Robot-Proof Work Capabilities

Robot-Proof Work Capabilities

Richard A. George (Faethm Pty Ltd, Australia), Marcus Bowles (Macquarie University, Australia), Nicholas Nouri (Faethm Pty Ltd, Australia) and Ria Bhargava (Faethm Pty Ltd, Australia)
DOI: 10.4018/978-1-7998-6537-7.ch010
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Jobs are changing fast as many firms automate or augment work-tasks. Constant change is the new normal as technology relentlessly infiltrates all industries and businesses. This puts pressure on employees to upskill and stay relevant. While some jobs are relatively immune from disruption, these are in the minority. Most employees will need to continually build the necessary skills and capabilities that will help them safeguard their current careers or shift to entirely new careers or industries. This chapter describes an approach to answer the following question: What are the core work capabilities that students and employees should be learning now to future-proof their careers? The authors apply a prediction of automation and augmentation to work-tasks to model the change to the future workforce and analyse the remaining work skills and abilities required in the future. These future skills and abilities are further grouped to determine 32 future-work capabilities, including 13 digital and data literacies that can be targeted by employees, firms, and governments in L&D programs.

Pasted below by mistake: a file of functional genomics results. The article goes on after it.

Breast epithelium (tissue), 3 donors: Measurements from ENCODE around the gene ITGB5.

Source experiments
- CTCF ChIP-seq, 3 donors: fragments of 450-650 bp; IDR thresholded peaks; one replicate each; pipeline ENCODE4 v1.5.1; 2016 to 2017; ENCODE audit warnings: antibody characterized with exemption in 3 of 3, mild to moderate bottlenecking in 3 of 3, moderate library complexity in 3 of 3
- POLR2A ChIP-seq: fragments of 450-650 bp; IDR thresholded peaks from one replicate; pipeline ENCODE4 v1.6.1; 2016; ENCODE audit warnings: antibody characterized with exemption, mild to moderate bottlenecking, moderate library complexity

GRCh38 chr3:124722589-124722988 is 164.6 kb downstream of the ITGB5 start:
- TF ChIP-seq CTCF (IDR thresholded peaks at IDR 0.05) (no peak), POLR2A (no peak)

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Our approach is split into five main parts:

  • 1)

    Simulate the impact of emerging technology on work-tasks over the next 15-years;

  • 2)

    Identify the skills, knowledge, abilities, activities and personal behaviours (called ‘attributes’ throughout this chapter) that remain important in the future of work;

  • 3)

    Derive future capabilities and literacies by manually grouping the future important work attributes into relevant human and work capabilities drawn from evidence-based research (Bowles, 2020; Bowles, Gosh & Thomas, 2020);

  • 4)

    Determine a standardised levelling of capability for all occupations and extrapolate the future development need for individual occupations;

  • 5)

    Apply the future capability framework to an organisation’s workforce or country’s census data to determine current and future state capability needs (see results section)

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